The House of Scouse
Facts & Firsts about Liverpool
- Liverpool's status can be judged from the fact that it was the only British city ever to have its own Whitehall office.
The first United States consulate anywhere in the world, James Maury, was appointed to Liverpool in 1790, and remained in office for 39 years.
Liverpool was also the site of the UK's first provincial airport, operating from 1930.
Ferries, railways, transatlantic steamships, municipal trams, electric trains and the helicopter were all pioneered in Liverpool as modes of mass transit.
In 1829 and 1836 the first underground railway tunnels in the world were constructed under Liverpool.
The first School for the Blind, Mechanics' Institute, High School for Girls, council house and Juvenile Court were all founded in Liverpool.
The RSPCA, NSPCC, Age Concern, Relate, Citizen's Advice Bureau and Legal Aid all evolved from work in the city.
- The first British Nobel Prize was awarded in 1902 to Ronald Ross, professor at the School of Tropical Medicine, the first school of its kind in the world.
- Orthopaedic surgery was pioneered in Liverpool by Hugh Owen Thomas, and modern medical anaesthetics by Thomas Cecil Gray.
- In finance, Liverpool founded the UK's first Underwriters' Association] and the first Institute of Accountants. The Western world's first financial derivatives (cotton futures) were traded on the Liverpool Cotton Exchange in the late 1700s.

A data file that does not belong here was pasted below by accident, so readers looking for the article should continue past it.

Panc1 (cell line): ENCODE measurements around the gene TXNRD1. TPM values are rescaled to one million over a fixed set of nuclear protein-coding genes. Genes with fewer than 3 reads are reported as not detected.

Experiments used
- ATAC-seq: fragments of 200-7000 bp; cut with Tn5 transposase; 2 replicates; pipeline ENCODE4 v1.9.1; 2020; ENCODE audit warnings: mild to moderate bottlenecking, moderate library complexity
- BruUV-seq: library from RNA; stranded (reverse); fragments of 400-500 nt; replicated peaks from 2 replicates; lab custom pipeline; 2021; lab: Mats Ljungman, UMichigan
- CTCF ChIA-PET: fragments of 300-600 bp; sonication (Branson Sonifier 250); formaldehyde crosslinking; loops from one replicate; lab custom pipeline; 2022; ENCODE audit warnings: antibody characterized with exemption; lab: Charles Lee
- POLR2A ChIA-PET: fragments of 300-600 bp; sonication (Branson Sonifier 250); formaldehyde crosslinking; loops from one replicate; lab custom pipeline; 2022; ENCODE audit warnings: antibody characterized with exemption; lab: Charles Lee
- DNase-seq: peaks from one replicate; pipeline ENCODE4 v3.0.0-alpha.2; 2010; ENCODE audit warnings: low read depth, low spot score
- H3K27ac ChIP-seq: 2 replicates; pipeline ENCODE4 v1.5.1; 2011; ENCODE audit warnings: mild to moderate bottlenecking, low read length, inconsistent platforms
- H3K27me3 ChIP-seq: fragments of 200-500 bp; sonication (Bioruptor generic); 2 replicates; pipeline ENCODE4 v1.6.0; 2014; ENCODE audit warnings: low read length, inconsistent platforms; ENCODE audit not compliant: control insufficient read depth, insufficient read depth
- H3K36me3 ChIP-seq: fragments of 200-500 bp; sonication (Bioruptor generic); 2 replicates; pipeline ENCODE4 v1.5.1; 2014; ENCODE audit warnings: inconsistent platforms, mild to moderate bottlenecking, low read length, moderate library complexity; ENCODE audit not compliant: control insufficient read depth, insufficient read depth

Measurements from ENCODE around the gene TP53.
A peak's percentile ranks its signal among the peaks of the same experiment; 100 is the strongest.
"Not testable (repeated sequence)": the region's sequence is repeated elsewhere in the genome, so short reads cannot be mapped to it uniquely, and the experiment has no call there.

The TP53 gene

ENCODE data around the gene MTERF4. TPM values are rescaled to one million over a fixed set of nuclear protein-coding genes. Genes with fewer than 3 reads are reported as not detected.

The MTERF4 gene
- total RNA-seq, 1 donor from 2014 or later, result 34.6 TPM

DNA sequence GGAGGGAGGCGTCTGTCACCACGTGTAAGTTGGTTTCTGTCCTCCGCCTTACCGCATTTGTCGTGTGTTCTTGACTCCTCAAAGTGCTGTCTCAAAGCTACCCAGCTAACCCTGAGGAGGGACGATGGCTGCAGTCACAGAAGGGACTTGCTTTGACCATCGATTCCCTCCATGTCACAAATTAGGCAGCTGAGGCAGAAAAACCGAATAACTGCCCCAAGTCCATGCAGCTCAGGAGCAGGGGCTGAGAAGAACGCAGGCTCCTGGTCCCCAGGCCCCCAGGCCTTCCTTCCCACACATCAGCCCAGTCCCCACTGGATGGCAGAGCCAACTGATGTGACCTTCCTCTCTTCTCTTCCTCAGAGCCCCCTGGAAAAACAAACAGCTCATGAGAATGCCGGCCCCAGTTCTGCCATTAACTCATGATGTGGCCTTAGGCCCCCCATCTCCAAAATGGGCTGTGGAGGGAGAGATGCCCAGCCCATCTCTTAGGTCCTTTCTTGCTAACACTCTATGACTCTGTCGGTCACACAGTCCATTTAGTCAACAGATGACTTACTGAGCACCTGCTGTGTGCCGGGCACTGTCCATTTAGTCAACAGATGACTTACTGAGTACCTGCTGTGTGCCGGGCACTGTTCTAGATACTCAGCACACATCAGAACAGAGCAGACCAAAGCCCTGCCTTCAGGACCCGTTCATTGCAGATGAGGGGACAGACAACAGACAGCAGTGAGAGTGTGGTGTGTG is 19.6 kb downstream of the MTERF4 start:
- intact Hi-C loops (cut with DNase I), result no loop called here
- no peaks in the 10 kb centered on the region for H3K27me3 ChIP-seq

- In the arts, Liverpool was home to the first lending library, athenaeum society, arts centre and public art conservation centre. Liverpool is also home to the UK's oldest surviving classical orchestra, the Royal Liverpool Philharmonic Orchestra.
- In 1864, Peter Ellis built the world's first iron-framed, curtain-walled office building, Oriel Chambers, the prototype of the skyscraper.
- Between 1862 and 1867, Liverpool held an annual Grand Olympic Festival. Devised by John Hulley and Charles Melly, these games were the first to be wholly amateur in nature and international in outlook. The programme of the first modern Olympiad in Athens in 1896 was almost identical to that of the Liverpool Olympics In 1865 Hulley co-founded the National Olympian Association in Liverpool, a forerunner of the British Olympic Association. Its articles of foundation provided the framework for the International Olympic Charter.
- In 1897, the Lumière brothers filmed Liverpool, including what is believed to be the world's first tracking shot, taken from the Liverpool Overhead Railway – the world's first elevated electrified railway.
- Liverpool inventor Frank Hornby was a visionary in toy development and manufacture and produced three of the most popular lines of toys in the 20th century: Meccano, Hornby Model Railways and Dinky Toys.
- In 1999, Liverpool was the first city outside the capital to be awarded blue plaques by English Heritage in recognition of the "significant contribution made by its sons and daughters in all walks of life."